Comedian Earthquake hopes to have them shaking in the aisles

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Earthquake
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Earthquake

When: 8 and 10 p.m. Friday; 7 and 9 p.m. Saturday; 7 p.m. Sunday

Where: Pittsburgh Improv, Waterfront, Homestead

Admission: $22

Details: 412-462-5233

About the writer

William Loeffler is a Pittsburgh Tribune-Review staff writer and can be reached at 412-320-7986 or via e-mail.

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When you call yourself Earthquake, you have to be prepared to answer questions about how you got that name -- maybe for the rest of your natural-born life.

One story holds that Nathaniel Stroman earned the seismic moniker because the way he shook his hefty bulk onstage reminded some folks of a San Andreas hiccup.

Or is there more to it than that?

"My mother gave me that," says the comic, who opens a three-night stand Friday at the Pittsburgh Improv. "She said, 'Any time you take all the precautions not to have a kid, from the diaphragm to .... a condom, and you still have a child, there's nothing else you can name that child but a natural disaster.' "

Stroman joined the Air Force to escape the shootings and other violence of his hometown of Washington, D.C. Then he found out that he was going to another place where they shoot at you.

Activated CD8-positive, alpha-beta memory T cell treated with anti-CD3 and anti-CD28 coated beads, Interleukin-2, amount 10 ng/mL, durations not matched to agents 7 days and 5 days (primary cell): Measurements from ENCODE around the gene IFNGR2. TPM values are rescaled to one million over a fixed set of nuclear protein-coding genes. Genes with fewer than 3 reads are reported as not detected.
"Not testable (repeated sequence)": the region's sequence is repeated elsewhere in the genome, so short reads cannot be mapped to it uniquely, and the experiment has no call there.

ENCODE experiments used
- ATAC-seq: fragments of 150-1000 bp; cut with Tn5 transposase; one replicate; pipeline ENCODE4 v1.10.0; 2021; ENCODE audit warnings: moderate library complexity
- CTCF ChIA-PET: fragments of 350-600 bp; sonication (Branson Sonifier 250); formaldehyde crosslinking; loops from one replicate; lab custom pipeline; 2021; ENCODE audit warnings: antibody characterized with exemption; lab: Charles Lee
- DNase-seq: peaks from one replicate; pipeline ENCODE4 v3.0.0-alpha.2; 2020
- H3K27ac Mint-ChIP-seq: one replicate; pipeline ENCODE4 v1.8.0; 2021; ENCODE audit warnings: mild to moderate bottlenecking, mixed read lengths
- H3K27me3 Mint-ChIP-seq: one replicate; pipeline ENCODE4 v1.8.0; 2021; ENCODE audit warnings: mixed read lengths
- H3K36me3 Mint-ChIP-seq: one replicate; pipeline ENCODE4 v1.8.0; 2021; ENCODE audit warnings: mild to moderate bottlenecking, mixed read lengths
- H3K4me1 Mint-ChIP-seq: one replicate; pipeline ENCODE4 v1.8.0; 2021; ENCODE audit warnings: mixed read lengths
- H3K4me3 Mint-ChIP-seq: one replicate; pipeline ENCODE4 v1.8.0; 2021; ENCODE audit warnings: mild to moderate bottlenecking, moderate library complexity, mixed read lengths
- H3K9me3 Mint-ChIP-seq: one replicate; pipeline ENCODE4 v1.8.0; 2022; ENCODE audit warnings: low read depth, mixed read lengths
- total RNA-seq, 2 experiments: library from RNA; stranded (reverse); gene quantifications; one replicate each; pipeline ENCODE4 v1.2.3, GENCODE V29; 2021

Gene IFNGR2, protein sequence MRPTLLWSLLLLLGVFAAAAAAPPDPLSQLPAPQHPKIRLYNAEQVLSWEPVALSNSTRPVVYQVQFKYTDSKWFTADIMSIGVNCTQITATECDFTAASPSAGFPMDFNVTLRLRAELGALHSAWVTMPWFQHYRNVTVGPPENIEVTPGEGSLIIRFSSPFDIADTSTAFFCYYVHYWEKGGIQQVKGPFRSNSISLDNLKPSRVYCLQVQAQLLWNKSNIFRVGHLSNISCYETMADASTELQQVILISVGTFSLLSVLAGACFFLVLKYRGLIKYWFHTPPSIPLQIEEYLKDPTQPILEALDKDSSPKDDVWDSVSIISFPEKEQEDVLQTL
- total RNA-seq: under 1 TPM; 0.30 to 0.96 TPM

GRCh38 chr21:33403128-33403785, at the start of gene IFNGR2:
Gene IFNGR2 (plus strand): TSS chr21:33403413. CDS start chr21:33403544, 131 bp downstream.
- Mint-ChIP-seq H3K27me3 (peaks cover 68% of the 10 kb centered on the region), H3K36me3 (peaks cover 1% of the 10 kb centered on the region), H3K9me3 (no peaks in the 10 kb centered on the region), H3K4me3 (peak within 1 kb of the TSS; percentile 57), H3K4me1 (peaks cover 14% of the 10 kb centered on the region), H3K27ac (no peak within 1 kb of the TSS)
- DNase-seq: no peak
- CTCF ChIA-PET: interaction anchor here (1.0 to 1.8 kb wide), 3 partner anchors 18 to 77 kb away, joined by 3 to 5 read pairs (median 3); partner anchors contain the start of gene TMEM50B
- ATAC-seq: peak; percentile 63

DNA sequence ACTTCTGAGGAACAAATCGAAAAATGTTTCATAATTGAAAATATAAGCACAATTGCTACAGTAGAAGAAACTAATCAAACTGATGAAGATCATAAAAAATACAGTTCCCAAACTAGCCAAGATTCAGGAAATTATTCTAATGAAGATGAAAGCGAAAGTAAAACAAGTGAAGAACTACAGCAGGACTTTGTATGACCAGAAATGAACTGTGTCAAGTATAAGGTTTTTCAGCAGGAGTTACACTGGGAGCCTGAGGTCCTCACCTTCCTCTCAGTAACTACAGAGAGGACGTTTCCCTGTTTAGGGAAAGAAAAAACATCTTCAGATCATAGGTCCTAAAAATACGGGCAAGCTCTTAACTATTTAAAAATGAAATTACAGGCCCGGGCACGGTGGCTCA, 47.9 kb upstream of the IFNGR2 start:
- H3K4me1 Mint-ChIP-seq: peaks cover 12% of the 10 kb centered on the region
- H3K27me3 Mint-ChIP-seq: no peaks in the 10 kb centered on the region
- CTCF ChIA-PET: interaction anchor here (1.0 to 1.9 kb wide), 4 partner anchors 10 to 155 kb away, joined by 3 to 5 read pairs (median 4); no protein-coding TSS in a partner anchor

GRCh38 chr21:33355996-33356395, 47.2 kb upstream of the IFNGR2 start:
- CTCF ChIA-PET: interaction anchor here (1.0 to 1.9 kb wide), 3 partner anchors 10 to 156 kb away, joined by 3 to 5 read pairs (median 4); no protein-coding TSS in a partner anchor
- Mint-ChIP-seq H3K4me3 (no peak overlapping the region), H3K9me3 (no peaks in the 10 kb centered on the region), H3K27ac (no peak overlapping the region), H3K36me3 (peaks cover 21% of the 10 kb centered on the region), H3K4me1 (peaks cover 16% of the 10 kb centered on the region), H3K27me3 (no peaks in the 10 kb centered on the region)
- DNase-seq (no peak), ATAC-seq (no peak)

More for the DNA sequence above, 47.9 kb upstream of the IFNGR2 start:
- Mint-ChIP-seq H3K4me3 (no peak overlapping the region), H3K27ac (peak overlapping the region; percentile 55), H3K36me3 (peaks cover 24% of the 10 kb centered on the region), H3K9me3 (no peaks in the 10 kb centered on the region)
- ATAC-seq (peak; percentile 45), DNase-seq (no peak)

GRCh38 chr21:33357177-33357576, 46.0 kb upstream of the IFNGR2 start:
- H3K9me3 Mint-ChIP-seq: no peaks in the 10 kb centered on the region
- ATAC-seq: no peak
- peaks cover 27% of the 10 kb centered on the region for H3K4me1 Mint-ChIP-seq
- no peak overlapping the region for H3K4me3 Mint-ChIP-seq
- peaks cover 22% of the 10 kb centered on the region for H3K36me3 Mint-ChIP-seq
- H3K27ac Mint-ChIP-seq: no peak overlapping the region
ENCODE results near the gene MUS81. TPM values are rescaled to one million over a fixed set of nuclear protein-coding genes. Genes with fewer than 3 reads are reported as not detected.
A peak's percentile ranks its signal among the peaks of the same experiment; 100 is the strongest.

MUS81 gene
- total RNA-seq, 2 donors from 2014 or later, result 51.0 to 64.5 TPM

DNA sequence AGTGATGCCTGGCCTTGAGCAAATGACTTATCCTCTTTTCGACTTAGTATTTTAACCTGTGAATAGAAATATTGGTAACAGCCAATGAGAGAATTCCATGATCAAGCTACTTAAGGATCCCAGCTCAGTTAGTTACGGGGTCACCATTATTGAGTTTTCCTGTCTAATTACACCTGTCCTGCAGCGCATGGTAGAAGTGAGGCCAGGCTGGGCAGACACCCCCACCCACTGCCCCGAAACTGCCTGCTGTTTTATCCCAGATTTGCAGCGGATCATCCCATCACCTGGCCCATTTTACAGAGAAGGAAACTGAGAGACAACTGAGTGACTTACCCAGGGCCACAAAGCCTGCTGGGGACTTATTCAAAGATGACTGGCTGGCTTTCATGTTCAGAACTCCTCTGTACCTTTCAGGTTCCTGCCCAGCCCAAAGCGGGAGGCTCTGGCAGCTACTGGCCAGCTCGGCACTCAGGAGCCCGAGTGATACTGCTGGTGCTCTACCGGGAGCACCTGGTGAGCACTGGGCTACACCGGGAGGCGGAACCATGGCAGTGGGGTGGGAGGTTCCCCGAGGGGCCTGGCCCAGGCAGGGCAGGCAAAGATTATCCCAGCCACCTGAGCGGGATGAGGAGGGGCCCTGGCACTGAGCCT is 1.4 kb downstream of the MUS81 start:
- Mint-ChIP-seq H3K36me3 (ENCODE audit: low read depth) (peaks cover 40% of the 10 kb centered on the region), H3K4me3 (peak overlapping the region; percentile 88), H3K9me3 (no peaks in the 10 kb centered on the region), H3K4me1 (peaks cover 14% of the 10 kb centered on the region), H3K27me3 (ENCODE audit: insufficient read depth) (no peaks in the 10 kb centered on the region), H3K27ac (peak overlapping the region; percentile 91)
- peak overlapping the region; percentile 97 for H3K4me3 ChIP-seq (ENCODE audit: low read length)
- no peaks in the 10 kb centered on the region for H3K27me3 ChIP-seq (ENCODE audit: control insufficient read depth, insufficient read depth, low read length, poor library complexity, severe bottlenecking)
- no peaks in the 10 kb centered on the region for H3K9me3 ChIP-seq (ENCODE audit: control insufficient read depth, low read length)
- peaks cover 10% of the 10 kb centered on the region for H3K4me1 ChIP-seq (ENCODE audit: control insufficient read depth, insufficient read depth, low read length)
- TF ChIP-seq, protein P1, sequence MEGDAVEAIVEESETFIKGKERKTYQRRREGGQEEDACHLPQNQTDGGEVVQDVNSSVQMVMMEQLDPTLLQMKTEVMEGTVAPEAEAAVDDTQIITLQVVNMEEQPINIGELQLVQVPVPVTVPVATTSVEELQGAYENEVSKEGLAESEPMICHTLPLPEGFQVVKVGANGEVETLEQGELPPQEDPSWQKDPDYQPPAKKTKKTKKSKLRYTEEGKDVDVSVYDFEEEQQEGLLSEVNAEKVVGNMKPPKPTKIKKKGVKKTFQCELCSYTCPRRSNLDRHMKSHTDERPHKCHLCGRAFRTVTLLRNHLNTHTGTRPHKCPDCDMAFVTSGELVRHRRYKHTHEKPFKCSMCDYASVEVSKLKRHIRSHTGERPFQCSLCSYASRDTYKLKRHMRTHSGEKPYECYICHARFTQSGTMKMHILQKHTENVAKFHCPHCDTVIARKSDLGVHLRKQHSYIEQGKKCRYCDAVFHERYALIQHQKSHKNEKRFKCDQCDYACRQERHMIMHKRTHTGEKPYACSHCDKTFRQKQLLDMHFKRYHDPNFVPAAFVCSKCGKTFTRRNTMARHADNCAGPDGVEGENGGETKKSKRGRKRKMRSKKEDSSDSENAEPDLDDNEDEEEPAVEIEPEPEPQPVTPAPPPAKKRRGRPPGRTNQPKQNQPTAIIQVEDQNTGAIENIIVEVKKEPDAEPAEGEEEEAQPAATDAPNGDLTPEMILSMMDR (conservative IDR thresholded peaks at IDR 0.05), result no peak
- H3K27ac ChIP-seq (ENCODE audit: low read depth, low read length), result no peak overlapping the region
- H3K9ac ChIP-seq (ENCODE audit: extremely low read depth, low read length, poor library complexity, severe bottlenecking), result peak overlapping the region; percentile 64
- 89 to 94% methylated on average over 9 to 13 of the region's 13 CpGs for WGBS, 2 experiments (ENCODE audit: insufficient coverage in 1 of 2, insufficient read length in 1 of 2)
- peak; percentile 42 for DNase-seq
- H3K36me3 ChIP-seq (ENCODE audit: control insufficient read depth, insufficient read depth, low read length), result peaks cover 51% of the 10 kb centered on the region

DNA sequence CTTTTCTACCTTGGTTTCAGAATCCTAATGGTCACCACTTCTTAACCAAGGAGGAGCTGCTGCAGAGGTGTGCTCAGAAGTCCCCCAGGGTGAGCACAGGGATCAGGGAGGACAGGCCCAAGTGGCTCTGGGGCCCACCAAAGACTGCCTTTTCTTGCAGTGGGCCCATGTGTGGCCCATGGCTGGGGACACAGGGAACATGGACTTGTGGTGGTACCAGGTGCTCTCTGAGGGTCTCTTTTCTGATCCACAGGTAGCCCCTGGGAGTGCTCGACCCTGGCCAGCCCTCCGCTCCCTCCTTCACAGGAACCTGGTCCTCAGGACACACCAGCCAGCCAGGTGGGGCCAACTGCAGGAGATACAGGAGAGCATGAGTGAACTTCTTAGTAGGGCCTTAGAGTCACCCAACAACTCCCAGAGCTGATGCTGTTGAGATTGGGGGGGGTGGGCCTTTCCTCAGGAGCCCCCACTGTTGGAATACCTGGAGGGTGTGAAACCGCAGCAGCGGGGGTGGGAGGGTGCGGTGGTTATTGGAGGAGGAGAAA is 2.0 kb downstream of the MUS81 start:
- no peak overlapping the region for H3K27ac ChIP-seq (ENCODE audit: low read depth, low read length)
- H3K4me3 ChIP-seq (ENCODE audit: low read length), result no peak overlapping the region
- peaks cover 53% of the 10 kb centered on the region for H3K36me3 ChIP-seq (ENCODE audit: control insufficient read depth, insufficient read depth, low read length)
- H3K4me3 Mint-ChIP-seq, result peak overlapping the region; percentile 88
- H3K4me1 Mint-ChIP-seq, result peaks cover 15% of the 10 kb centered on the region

"I joined the military to go to college," he says. "Then the (Persian Gulf) war broke out."

He became a conscientious objector and eventually received a dishonorable discharge after 11 years in the Air Force.

"If you're in the military and you ain't rah-rah - 'Rush that hill!' ... If you ain't that type of person, they isolate you," he says. "They was rough on me on that end. I just started talking about it and it led me to this."

He embarked on a stand-up career, he says, because he could vent his anger to the audiences and get paid for it, as opposed to paying a psychiatrist.

Stroman caught the wave of black comedy cable franchises in the mid-'90s, appearing on BET's "Comic View" and "Def Comedy Jam" on HBO. He's in post-production on an hour-long television special of his best work and has a recurring role as Uncle Mike on "Everybody Hates Chris" on the CW network. He also has a role in the upcoming film "Something Like a Business."

If he's distrustful of the military, Earthquake seems even less enamored of Hollywood.

"At least drug dealers have some integrity," he says "There is no integrity when it comes to entertainment."